Get ready for “Dragons Beware” with our interview with Jorge Aguirre and Rafael Rosado

A free flowing conversation with Jorge Aguirre and Rafael Rosado about creativity, family, storytelling, and their popular books “Giants Beware” and “Dragons Beware.”

Jorge Aguirre and Rafael Rosado first teamed up at Ohio State, where they collaborated on many projects together. They’ve remained friends since their college days. Jorge is a writer and television producer, who has written for Disney, Nickelodeon, PBS, and other networks. Rafael is a storyboard artist for Warner Brothers, Disney, and Cartoon Network. Both have been in the creative industry for over twenty years.

Their first graphic novel, Giants Beware, received dozens of rave reviews. The New York Times called it “a rollicking fun story.” It’s about a feisty aspiring slayer named Claudette, who teams up with a wannabe princess and an aspiring pastry chef to slay a giant. Claudette returns in a second graphic novel, Dragons Beware, on May 12.

 

Jorge Aguirre and Rafael Rosado

Parent Co:  How did your experiences growing up contribute to you wanting to be involved in the creative industry?

Raf:  I’ve been drawing since I could hold a pencil, basically. My dad is an artist himself, even though he never did that as a living. He ended up working in the petrol chemical industry. There were other artists in my family too. My uncle is an artist, and art was always encouraged in my household.

When I was a kid, I saw a segment on Sesame Street where they were doing stop motion animation. I knew my dad had a great camera, and I was like, “Hey, I want to do this!” He helped me out, and it just kind of set me on that path. The drawing and the filmmaking both kind of came together because I work in animation for a living. So does Jorge.

Parent Co:  Jorge, what about you?

Jorge:  I’ve always liked stories, and my father always told me a lot of stories – Greek myths and those sorts of things on road trips. We took a lot of road trips.

I remember that there was one teacher in fifth grade who complimented my writing, and I guess it went to my head. I started thinking that I was a good writer. A couple of teachers along the way encouraged it too, but I think it was that one teacher. She told me I was a good writer, so I took it seriously.

Parent Co:  You’ve both done a lot of writing for television, film, and graphic novels for a younger audiences. What do you find most appealing and challenging about creating for younger audiences?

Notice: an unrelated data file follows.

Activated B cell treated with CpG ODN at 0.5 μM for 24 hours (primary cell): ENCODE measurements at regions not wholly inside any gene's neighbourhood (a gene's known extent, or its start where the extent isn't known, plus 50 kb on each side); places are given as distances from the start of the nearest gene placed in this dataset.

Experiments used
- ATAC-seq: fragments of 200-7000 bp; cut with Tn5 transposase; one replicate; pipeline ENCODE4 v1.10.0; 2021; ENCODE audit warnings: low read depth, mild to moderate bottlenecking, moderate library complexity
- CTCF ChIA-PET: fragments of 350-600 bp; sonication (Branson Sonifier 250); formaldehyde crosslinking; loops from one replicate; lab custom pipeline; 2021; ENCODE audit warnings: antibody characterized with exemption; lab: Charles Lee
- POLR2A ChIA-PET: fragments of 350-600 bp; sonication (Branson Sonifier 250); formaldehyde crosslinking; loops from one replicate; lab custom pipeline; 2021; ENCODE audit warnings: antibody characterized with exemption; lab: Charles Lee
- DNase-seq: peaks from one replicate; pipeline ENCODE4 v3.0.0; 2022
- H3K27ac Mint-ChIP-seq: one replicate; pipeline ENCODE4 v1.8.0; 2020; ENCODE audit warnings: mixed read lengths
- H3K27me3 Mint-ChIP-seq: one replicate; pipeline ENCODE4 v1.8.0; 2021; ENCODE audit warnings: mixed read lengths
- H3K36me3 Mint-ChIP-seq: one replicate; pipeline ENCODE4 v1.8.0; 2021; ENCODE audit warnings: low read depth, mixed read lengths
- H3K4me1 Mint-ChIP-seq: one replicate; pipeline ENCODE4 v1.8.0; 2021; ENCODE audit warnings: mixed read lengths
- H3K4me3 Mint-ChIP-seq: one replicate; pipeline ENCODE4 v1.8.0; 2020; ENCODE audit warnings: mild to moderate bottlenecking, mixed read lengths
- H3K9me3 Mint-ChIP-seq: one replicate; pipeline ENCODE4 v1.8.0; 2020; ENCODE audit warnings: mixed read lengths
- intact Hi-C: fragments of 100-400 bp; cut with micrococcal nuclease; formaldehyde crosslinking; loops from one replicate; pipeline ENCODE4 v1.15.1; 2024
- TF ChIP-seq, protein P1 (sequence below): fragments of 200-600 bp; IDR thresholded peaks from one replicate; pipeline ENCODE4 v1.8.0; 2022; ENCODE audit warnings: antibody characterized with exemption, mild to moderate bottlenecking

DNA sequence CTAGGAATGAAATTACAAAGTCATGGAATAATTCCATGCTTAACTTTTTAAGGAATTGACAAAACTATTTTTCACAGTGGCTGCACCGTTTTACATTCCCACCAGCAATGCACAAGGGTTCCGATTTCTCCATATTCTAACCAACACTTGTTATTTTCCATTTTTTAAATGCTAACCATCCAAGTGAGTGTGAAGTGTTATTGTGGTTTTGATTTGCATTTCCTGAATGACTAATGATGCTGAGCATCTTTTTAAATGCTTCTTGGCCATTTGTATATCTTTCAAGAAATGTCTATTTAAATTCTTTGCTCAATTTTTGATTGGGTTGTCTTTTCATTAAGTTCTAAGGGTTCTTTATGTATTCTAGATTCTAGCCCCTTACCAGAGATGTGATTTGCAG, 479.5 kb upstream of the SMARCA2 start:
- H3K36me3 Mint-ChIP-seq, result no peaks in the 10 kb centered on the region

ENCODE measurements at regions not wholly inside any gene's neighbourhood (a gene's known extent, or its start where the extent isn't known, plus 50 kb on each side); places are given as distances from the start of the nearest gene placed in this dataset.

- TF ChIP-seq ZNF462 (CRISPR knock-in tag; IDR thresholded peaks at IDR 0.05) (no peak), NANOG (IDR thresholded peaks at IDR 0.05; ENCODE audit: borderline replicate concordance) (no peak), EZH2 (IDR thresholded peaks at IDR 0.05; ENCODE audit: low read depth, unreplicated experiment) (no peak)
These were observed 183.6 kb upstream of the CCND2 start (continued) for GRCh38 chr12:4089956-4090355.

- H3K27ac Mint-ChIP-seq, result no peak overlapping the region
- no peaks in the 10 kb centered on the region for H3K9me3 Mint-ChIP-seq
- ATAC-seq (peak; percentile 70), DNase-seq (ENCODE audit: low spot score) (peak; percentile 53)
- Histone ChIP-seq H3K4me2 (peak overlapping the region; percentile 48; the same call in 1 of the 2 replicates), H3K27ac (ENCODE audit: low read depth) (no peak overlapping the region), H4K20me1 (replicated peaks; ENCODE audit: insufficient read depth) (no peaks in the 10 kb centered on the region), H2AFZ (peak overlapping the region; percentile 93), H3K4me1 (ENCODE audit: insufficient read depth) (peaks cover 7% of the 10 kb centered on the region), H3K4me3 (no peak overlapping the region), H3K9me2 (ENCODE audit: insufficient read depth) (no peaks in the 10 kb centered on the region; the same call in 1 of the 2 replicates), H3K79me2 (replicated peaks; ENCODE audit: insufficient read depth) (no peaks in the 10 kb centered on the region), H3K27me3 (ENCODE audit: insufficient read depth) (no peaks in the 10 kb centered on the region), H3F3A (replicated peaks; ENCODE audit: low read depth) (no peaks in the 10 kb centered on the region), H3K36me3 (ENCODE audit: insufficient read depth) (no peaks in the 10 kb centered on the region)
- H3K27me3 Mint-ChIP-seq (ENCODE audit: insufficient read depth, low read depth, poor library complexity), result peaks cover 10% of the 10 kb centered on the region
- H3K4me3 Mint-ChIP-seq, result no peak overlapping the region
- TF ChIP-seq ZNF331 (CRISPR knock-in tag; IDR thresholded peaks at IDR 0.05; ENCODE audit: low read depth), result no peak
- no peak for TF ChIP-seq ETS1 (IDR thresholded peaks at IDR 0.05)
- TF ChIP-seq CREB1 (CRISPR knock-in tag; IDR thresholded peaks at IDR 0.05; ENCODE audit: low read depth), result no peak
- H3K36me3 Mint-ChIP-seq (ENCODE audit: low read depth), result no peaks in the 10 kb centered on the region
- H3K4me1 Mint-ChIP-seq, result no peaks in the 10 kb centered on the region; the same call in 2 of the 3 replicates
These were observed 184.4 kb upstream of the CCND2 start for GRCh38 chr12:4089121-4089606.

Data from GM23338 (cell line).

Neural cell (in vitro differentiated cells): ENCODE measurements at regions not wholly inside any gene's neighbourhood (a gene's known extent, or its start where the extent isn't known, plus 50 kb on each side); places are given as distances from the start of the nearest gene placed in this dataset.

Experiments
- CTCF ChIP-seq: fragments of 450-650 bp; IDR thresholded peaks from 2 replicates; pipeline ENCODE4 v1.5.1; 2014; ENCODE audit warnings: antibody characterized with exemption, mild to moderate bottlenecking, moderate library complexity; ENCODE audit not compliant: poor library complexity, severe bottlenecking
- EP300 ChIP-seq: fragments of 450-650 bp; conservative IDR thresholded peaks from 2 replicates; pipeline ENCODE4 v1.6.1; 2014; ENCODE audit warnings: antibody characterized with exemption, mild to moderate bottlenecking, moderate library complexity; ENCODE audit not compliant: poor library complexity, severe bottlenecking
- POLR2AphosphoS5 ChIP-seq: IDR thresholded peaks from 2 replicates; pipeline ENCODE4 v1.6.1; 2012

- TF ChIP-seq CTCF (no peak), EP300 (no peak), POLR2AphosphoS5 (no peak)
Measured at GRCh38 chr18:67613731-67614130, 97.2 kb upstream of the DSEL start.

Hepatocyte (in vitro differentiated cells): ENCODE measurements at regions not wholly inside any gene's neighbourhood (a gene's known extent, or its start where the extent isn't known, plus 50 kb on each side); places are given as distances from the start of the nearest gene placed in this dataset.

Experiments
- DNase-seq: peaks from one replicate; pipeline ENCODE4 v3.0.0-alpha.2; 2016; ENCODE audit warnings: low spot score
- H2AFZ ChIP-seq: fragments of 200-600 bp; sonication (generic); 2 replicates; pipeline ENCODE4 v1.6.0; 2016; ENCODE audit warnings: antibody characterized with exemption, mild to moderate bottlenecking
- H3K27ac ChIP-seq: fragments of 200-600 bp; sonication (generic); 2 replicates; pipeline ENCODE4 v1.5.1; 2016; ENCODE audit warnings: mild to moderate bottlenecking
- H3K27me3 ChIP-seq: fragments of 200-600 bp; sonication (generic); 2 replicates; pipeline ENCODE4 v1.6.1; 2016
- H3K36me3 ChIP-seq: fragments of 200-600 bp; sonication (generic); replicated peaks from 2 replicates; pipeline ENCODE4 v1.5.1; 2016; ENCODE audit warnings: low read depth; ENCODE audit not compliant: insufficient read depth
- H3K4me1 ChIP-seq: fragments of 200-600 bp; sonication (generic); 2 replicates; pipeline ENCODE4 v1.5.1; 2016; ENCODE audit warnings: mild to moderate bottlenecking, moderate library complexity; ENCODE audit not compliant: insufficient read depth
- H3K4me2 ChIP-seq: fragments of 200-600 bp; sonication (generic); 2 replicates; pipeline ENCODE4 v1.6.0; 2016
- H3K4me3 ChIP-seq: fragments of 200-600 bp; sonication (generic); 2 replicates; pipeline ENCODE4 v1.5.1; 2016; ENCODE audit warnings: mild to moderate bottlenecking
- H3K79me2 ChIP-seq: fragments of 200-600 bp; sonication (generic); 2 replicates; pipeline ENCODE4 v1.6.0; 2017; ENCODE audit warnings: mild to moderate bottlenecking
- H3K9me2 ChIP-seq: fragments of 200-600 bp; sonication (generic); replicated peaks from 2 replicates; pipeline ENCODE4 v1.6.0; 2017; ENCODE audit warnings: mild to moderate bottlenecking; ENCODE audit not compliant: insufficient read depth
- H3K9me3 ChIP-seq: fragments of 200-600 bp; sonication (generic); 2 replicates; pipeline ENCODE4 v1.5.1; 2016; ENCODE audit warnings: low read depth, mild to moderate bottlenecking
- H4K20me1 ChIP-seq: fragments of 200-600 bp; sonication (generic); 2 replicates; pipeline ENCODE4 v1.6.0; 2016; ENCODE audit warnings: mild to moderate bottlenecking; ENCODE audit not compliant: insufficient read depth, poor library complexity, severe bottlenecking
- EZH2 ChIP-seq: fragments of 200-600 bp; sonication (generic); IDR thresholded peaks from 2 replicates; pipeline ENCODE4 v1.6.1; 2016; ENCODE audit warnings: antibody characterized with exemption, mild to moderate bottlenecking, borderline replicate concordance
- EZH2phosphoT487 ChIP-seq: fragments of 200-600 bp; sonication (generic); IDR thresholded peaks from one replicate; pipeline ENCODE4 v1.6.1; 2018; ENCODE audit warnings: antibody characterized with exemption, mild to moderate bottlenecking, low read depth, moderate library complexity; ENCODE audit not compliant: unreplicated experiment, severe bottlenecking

Jorge:  Raf might have a totally different opinion, but we talked about this before. We don’t actually write for a young audience. We sort of began writing in a way that would entertain each other. We just think like kids, I guess.

Raf:  Yeah. We’re trying to entertain ourselves first, I suppose. I feel like if you start writing for that audience in mind, for children in mind, you’ll start slipping into being a bit patronizing somehow. I don’t think that’s a good way to go. Basically we’re making stuff that we would enjoy ourselves, you know?

Parent Co:  Do you feel any limitations writing for a younger audience?

Jorge:  I think the only thing that limits us would be – we’ll go easy on the blood, and we don’t curse.

Raf:  That’s it exactly. That’s true.

Parent Co:  Do either of you have any children of your own?

Raf:  Yes, we both do.

Jorge:  I have an eight-year-old boy and a five-year-old boy.

Raf:  I have two daughters. One is twelve and the other one will be nine in May.

Parent Co:  How do you balance being parents and also working in very creative and demanding fields?

Jorge:  That’s the million-dollar question. I don’t think I’m 100% successful. I try, and it’s really difficult. I think that’s all you can do. You just try to not fail at your work or fail at your family, you know?

Parent Co:  Yeah.

Jorge:  Both are equally important.

Raf:  Yeah. It’s hard trying to find the time to focus because doing this kind of work, it’s not like you can just pick it up for ten minutes, do something else, and come back to it. It’s almost…you have to get in the zone.

Having the pressure of day-to-day work, family, and finding that creative space – that’s a real challenge. It ends up being a lot of really early mornings before anybody gets up, and at night when everybody is in bed, and some weekends.

Parent Co:  I also have a daughter, a seven-year-old. I really love the idea of a strong female protagonist like Claudette to share with her since there aren’t enough out there. What inspired you to create your graphic novels Giants Beware and Dragons Beware?

Raf:  Jorge and I are old friends. We went to film school together at Ohio State. We did some projects together in film school, and then we kind of both went our separate ways. But we always knew that we wanted to do another project together at some point.

I had this idea…the character of Claudette was just this character that I kept sketching all the time. I sort of had the personality, but I wasn’t sure what the story was. I just knew that this little character deserved some kind of story.

I think I was on a long family car trip to the beach, 12-hour car ride kind of thing, and things started percolating in my head. I wrote an outline for the basic story, and then I brought it to Jorge with some sketches. I said, “Is this something you’d be interested in?”

He looked at it, and then he went off on his own and totally fleshed out the world and came up with this really rich environment. We just took it from there.

Giants Beware

Parent Co:  The medieval settings and quirky characters are really engaging for parents and kids. What about schools? What role do you see for graphic novels playing in the classroom?

Jorge:  Well, I think they’re really great motivators for reading books. If you have a reluctant reader, it’s a really good introduction for that. I found that my seven-year-old son flips pretty quickly between graphic novels and regular books, and non-form fiction, and nonfiction as well. I feel like, they just help kind of tap into the imagination, and it does keep him reading.

Raf:  Almost like a good gateway into reading chapter books or fiction. I’ve heard this first-hand from a lot of parents and teachers, because I’ve been doing a lot of school visits for the last couple of years. Like Jorge said, the reluctant readers find this easier to tackle. If they’re having difficulty with reading, it helps. It’s a good step towards that direction. Then you end up reading regular fiction or what have you.